The tutor you need for the score you want.
Los Angeles, CA
Andrew McGlothlin has tutored for over 15 years, and in that time he has learned that what most students struggle with when taking standardized tests is not the content, but the actual language of the test. The SAT, ACT, and other tests aren’t really written in English; rather, they’re written in “test-speak”, which most students (and most parents) find utterly unintelligible. Thus, he not only teaches his students the content and techniques they will need to master the test, but he also teaches them to translate questions and answers into language they understand, while still maintaining the meaning and complexity of the text. The result? Confident, knowledgeable, prepared test-takers, armed with the skills to handle any kind of standardized tests they face in the future, from AP’s to graduate-level exams.
Andrew also teaches high school full-time at Le Lycée Français de Los Angeles, where he teaches AP Macroeconomics, AP Microeconomics, AP Seminar, AP Research, World History, and SAT prep. His AP teaching has helped him fully understand how even excellent students can struggle on the SAT or ACT, and how best to help hard-working students achieve real mastery of even the most difficult of subjects. (And if he can make obscure aspects of monetary policy interesting to his students, he can make anything interesting.)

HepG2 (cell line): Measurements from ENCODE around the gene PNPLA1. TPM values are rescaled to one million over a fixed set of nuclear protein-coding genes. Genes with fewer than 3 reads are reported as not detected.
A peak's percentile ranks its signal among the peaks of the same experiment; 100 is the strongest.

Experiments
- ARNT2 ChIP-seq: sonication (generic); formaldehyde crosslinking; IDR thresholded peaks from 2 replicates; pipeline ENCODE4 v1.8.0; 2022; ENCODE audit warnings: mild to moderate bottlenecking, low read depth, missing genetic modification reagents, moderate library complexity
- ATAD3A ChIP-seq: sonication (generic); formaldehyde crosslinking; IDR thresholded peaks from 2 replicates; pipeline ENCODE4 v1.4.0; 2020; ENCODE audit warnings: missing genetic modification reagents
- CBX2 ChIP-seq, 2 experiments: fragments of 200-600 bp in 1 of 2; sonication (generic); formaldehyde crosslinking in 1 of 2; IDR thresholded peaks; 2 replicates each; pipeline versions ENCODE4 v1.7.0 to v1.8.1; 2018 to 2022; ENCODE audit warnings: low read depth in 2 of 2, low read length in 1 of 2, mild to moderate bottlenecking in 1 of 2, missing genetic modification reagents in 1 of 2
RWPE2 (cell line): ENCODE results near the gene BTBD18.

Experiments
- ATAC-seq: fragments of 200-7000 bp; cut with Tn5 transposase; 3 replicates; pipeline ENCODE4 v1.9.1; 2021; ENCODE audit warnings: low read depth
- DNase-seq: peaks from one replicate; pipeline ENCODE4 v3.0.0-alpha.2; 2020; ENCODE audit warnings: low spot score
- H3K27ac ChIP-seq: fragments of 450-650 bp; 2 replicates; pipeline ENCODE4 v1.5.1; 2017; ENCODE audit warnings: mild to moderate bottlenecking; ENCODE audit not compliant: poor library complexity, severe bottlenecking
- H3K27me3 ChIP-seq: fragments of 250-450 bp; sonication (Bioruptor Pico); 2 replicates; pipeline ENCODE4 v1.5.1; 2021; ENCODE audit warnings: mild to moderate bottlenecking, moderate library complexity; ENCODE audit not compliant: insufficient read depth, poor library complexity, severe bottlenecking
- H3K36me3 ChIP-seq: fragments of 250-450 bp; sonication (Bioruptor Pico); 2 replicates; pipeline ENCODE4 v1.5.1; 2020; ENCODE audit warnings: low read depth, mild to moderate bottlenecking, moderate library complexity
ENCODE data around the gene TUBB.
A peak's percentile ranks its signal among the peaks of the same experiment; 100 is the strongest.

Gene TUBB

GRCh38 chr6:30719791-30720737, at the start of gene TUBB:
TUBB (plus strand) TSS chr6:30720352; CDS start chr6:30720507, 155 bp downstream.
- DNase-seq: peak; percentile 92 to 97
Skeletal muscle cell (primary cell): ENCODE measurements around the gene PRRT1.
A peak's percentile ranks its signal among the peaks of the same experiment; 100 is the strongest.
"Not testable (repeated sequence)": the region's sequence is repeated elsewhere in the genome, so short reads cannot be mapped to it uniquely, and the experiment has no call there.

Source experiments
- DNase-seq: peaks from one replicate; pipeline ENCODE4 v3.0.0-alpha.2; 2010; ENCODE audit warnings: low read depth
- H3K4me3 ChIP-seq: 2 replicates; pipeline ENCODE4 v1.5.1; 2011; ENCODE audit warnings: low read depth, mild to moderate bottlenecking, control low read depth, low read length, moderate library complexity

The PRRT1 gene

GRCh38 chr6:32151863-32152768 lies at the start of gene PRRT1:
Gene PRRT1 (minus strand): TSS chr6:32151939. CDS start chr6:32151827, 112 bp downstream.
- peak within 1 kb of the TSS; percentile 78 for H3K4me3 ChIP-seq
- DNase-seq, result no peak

Through his time at Le Lycée he has also learned the specific problems that foreign students encounter on American standardized tests, from the structure to the content to the symbols. He has worked closely with students on four continents, including France, China, Korea, Australia, and even Tahiti (!). Foreign students who wish to study at an American university will find that Andrew is able to fully prepare them for the rigors and unique challenges of the SAT or ACT.
Andrew studied acting at the prestigious School of Drama at Carnegie Mellon University, and is an accomplished TV and film actor. When he’s not tutoring he can usually be found at one of his kid’s soccer games or choir concerts, or watching the failures of his beloved Cleveland sports teams.